US 6727501 B1
An over-etched defect in a semiconductor wafer is detected by applying an electrical field to the contacts in a first area and comparing the intensity measured with the intensity from a reference area. In one embodiment, one of the contacts in each of the first and reference areas is a gate contact in an MOS device and a second contact is either a source or drain contact. The selected charging field forward biases the pn junctions between the source and drain regions and the well in which they are formed. As a result, defects caused by gate contacts shorted to one of the source and drain contacts are visible using voltage contrast imaging techniques.
1. A method of detecting an over-etched defect in the formation of a semiconductor device using a scanning electron microscope comprising:
applying an electrical field to at least one semiconductor device, each of the at least one semicondcutor devices comprising an exposed gate electrode and at least one of source and drain contacts, the source and drain contacts connecting respectively to source and drain diffusions, each of the diffusions forming a pn junction with one of a well or substrate region, wherein the electrical field is selected to forward bias the pn junction; and
detecting electrons emitted from the exposed gate electrode surface to determine the presence of a defect between the gate and one of the source and drain contacts.
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determining that a defect exists when the intensity difference exceeds a predetermined threshold.
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This application takes priority under U.S.C. 119(e) of United States Provisional Application No.: 60/326,881 filed Sep. 27, 2001 entitled, “METHOD FOR DETECTING OVER-ETCH DEFECTS” Yong-Hui Fan and Jay Rathert, which is incorporated by reference in its entirety for all purposes.
The present invention relates generally to detection of defects in semiconductor device processing. More specifically, the present invention relates to methods of detecting over-etch defects in devices having pn junctions.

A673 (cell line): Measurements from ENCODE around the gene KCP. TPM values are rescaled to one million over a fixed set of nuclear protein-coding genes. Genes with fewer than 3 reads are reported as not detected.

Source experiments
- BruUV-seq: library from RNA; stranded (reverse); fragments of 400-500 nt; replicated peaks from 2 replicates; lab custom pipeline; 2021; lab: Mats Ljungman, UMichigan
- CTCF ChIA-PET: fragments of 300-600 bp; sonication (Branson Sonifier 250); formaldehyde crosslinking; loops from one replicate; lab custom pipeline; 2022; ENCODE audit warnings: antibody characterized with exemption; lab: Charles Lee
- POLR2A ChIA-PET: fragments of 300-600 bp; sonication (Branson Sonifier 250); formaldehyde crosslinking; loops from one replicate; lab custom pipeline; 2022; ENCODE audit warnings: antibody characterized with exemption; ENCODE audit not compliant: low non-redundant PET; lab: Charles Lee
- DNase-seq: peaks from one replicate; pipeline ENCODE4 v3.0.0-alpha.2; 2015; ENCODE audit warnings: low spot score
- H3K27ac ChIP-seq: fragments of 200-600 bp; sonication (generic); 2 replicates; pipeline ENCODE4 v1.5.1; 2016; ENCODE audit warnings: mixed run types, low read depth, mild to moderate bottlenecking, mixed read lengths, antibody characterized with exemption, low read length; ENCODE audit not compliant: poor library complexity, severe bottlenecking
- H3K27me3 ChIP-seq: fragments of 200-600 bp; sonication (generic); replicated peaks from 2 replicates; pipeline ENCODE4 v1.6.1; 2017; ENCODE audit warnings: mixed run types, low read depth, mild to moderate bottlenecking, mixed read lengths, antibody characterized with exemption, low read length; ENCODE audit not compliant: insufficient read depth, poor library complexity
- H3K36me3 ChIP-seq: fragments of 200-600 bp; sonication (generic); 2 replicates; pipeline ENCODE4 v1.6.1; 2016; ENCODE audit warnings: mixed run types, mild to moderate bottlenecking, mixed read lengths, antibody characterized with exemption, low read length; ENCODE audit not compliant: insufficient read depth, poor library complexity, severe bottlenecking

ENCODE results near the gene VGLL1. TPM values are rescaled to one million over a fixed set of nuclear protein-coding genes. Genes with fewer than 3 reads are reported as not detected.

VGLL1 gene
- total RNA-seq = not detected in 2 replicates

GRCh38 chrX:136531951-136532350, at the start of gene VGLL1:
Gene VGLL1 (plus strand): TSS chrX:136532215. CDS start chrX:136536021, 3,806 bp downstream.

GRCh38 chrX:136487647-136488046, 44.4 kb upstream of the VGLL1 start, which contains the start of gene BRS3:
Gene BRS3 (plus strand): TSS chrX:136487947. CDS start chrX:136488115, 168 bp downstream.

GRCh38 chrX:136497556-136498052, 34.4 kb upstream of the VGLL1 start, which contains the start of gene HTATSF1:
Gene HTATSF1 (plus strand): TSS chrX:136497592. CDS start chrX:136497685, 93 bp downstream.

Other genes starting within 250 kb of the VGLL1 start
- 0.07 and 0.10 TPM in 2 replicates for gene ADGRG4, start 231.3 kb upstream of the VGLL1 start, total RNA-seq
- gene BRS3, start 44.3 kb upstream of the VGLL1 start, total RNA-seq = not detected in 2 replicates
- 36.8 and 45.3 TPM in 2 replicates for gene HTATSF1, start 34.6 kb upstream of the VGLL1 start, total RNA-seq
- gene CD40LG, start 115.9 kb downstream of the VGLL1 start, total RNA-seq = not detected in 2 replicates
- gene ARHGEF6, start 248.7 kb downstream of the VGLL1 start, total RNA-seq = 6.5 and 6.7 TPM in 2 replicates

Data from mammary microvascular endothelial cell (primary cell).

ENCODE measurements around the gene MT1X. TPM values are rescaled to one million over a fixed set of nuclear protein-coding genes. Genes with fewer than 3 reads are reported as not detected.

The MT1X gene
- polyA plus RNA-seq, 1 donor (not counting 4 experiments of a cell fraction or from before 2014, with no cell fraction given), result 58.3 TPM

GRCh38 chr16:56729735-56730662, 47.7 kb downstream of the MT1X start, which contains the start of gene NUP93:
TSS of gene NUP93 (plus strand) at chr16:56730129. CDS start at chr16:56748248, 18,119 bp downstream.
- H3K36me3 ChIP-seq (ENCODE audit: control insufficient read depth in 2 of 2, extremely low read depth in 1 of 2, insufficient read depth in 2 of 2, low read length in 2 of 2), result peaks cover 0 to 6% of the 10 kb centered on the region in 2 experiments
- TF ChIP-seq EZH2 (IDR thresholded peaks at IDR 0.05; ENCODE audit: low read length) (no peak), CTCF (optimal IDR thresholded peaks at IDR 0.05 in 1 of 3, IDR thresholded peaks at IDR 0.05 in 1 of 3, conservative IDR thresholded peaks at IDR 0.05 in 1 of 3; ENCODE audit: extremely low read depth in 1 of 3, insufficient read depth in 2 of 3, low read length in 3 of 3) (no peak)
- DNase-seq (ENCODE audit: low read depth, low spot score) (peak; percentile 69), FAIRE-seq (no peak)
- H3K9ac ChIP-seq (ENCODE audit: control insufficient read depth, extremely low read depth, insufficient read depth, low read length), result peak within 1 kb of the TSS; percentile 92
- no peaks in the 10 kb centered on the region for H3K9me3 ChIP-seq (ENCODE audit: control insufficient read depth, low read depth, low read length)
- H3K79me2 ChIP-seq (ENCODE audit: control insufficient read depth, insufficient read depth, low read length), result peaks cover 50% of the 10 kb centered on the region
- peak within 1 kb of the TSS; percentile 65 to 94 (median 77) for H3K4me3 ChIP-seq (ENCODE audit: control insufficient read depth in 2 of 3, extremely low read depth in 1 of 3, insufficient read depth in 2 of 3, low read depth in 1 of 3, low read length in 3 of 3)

As semiconductor devices shrink in size, new challenges present themselves. The shrinking in device sizes is often accompanied by an increase in the number of contacts and especially self-aligning contacts. The rising number of self-aligning contacts is making overall contact formation more challenging. Detecting defects such as over-etch in self-aligning contact formation is likewise increasingly challenging.
Current automated optical imaging and light-scattering inspection technologies have limited success detecting defects within high aspect ratio structures such as self-aligning contacts which are becoming more prevalent as device sizes adjacent to gates in the formation of metal oxide semiconductor field effect transistors (MOSFET or MOS).
When a contact is over-etched, the spacer adjacent to a gate is etched into and may easily cause a short or cause leakage between the source and/or the drain contact and the polysilicon or polysilicide gate. In many cases, the defect shorting the gate and the source or drain regions will escape detection by conventional inspection techniques.
However, such defects may be inspected after fabrication of the device is complete and electrically tested. For example, the source or drain and gate pads may be electrically probed for shorts. Unfortunately, waste of time and materials may be expended if detection of defects must await final device assembly. Destructive techniques are also available off-line after specific process steps but render the tested device unusable. That is, the wafer is removed from the clean room to undergo electrical probing. Once removed, the wafer cannot be reinserted into the process flow.
Therefore, what is needed is a non-destructive in-line method for detecting over-etch defects in MOS devices at an early stage of the fabrication process using inspection equipment that is available during the process flow, such as a scanning electronic beam microscope (SEM).
To achieve the foregoing, the present invention provides apparatus and methods for detecting over-etch defects associated with contacts in a semiconductor device. An over-etched defect is detected by applying an electrical field to the contacts in a candidate area and comparing the intensity measured with the intensity from a reference area. In one embodiment, one of the contacts in each of the candidate and reference areas is a gate contact in an MOS device and a second contact is either a source or drain contact. The selected electrical charging field forward biases the pn junctions between the source and drain regions and the well in which they are formed. As a result, defects caused by gate contacts shorted to one of the source and drain contacts are visible using voltage contrast imaging techniques. In other words, a defective contact has a different imaged appearance during a voltage contrast inspection than a non-defective reference contact. In one embodiment, if a minority of imaged contacts have a different appearance than a majority of imaged contacts, the minority are determined to be defective.
In one aspect, the present invention provides a method of detecting an over-etched defect. An electrical field is applied above a wafer having a candidate area and a reference area. Each of the candidate area and the reference area has a portion with a first contact connected to a pn junction and a second contact separated by a spacer from the first contact. The electrical field is selected to forward bias the pn junction. An intensity difference of detected electrons between contacts in the candidate area and the reference area is determined. In a further aspect, it is determined that a defect exists when the intensity difference exceeds a predetermined threshold.